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Supporting Mongolia's process for effective NDC implementation

Photo by P. Khash-Erdene/UNDP Mongolia

In Mongolia, rural communities and pastoralists are among those most vulnerable to climate change, and it is often the country’s provincial and district governments who are the first responders to climate events. That is why implementing effective climate action requires all levels of government and society to be engaged during all stages of the process.

Over the past three years, the Scaling up Climate Ambition on Land Use and Agriculture through Nationally Determined Contributions and National Adaptation Plans (SCALA) programme has been supporting Mongolia to build capacity, ensuring an inclusive and participatory approach to the implementation of its national climate plans.

SCALA has been equipping provincial Mongolian officials with essential knowledge and resources to help pave the way for concrete climate action on the ground, while helping Mongolia reduce its greenhouse gas emissions and strengthen its resilience to climate change impacts, advancing towards meeting its Paris Agreement commitments.

Survey helps identify and close knowledge gaps to drive climate action

Mongolia’s dedication to addressing climate change is clearly outlined in its Nationally Determined Contribution (NDC), with ambitious mitigation targets aiming for a 22.7 percent reduction in total national greenhouse gas emissions by 2030. With a massive livestock sector, Mongolia needs to tackle both climate adaptation and mitigation goals in tandem. The NDC is closely aligned with the country’s national development strategy and framework; thus, implementing the NDC targets should bring Mongolia closer to realizing its overall development goals.

As part of its support in Mongolia, in 2023 the SCALA programme supported a survey to assess the preparedness of provincial officials for implementation of its climate plans. The objective of the survey was twofold: to assess the existing knowledge and understanding of climate change impacts among provincial officials, and to identify gaps in their capacity for climate action implementation. The survey sought responses from 153 officials from various district- and province-level government bodies across all 21 provinces of Mongolia. These government bodies represent key sectors, such as agriculture, emergency management, environment, health, and meteorology.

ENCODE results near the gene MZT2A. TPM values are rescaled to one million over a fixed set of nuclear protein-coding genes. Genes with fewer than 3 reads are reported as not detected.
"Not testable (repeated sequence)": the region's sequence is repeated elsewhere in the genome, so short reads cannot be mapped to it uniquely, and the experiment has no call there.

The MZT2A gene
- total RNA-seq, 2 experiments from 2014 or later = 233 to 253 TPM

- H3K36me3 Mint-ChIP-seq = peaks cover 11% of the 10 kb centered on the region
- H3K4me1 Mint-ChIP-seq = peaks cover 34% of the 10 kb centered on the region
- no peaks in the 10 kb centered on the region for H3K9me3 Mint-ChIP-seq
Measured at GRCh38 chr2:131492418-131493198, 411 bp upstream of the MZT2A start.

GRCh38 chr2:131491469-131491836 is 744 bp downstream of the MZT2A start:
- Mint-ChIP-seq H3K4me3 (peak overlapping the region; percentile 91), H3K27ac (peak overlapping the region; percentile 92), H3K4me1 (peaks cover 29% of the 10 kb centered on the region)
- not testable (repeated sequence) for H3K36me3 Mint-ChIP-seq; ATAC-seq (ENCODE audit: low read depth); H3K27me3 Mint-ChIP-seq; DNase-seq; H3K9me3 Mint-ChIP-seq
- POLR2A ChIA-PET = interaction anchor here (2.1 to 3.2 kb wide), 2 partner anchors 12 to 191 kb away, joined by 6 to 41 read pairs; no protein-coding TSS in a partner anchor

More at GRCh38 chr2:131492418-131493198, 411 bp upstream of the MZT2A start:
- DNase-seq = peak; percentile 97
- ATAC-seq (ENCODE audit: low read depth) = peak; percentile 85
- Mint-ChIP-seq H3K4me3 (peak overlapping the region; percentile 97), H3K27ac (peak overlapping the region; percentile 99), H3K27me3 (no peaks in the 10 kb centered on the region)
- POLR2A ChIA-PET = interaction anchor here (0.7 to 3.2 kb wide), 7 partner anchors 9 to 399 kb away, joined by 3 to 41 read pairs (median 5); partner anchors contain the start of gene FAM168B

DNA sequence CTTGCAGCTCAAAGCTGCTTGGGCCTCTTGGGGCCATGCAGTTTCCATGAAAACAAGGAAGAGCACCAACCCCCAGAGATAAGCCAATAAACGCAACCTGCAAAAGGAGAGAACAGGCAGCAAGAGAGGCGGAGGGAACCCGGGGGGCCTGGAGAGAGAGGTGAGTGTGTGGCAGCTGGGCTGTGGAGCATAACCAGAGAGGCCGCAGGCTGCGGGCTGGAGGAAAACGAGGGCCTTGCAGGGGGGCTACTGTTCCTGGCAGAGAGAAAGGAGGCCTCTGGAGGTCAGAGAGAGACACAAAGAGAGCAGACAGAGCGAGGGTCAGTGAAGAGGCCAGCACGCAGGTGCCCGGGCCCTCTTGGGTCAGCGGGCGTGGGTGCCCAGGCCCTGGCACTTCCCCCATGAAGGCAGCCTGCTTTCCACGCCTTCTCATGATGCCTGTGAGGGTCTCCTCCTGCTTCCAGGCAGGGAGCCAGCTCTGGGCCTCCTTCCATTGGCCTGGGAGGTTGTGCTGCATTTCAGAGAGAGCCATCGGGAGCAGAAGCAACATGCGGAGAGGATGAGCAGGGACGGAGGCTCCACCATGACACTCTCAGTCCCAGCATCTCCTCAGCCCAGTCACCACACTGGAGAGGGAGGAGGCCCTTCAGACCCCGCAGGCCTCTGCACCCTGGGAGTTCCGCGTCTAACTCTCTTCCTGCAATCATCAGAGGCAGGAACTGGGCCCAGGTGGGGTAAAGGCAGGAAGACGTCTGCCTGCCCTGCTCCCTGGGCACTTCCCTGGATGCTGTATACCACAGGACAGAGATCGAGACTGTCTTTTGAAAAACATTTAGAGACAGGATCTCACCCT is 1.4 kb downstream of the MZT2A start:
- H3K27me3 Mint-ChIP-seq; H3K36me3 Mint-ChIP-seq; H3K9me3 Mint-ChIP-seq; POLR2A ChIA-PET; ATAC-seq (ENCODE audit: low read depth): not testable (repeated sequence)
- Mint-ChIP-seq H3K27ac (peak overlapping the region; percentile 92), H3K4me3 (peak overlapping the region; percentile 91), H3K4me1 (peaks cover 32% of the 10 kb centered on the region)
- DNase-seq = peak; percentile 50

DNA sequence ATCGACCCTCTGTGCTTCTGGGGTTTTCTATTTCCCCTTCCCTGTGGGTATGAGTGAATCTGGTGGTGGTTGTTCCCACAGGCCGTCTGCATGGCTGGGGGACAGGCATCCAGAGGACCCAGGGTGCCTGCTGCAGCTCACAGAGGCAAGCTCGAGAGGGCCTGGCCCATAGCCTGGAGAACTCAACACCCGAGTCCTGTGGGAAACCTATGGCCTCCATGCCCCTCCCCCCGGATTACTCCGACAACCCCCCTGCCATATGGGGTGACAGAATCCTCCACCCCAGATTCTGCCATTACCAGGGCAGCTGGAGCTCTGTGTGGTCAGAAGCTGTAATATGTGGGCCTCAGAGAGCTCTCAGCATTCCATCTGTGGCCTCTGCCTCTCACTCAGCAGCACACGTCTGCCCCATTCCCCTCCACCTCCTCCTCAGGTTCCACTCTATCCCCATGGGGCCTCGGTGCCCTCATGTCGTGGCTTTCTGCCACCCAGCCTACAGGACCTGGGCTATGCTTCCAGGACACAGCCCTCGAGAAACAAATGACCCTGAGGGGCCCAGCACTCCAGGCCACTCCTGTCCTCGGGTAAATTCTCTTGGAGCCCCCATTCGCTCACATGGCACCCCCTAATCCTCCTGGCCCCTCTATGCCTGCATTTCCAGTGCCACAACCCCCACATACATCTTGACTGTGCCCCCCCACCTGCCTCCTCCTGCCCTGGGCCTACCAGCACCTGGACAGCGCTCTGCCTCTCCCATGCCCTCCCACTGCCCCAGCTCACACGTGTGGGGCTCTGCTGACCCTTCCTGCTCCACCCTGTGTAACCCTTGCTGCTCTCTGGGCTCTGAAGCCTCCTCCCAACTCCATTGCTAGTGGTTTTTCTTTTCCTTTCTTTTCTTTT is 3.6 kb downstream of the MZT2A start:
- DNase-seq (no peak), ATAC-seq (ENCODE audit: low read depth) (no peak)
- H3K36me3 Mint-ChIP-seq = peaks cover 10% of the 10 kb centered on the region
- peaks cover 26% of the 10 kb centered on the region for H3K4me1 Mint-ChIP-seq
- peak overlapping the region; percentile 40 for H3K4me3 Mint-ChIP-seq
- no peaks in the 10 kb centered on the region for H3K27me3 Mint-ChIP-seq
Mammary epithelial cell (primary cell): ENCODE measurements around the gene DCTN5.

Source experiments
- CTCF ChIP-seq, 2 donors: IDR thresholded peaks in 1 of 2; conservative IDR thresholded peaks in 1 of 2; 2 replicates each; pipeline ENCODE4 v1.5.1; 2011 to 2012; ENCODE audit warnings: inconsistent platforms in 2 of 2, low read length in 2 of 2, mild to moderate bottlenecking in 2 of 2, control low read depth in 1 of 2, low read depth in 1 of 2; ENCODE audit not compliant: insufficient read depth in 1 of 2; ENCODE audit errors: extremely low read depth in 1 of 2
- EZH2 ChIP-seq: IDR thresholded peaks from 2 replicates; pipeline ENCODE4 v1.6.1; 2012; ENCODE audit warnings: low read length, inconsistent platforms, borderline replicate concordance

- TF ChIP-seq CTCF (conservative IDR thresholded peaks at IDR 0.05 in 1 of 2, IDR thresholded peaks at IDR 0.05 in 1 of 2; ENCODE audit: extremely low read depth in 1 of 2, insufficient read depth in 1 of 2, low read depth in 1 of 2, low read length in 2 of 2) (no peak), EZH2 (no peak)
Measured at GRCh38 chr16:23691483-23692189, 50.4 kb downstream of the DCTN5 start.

The survey findings revealed a significant gap between theoretical knowledge and practical application among officials. Only a quarter of respondents reported practical application of climate-related learnings, emphasizing an urgent need for enhancing and building their capacity. Additionally, approximately 76 percent of surveyed officials expressed unfamiliarity with Mongolia's NDC, highlighting a need for widespread dissemination and understanding of the country’s commitments to achieve its climate goals.

Based on positive survey recommendations, six training guidelines were developed to enhance the knowledge, skills, and capacities of all officials and government bodies involved in NDC implementation and broader climate action. These guidelines cover various aspects including introduction to Mongolia’s NDC, climate finance, stakeholder engagement and communication, climate resilience and adaptation, and NDC implementation in the agricultural and energy sectors. Scheduled for implementation in 2024, the expected impact of these training sessions is to foster understanding and ownership of the NDCs among policymakers and local-level stakeholders, crucial for driving solutions and accelerating action to meet NDC targets.


The SCALA programme, co-led by FAO and UNDP and funded by the German Federal Ministry for the Environment, Nature Conservation, Nuclear Safety and Consumer Protection (BMUV) through the International Climate Initiative (IKI), is supporting Mongolia and other countries in Asia, Africa, and Latin America advance towards a sustainable and climate-resilient future.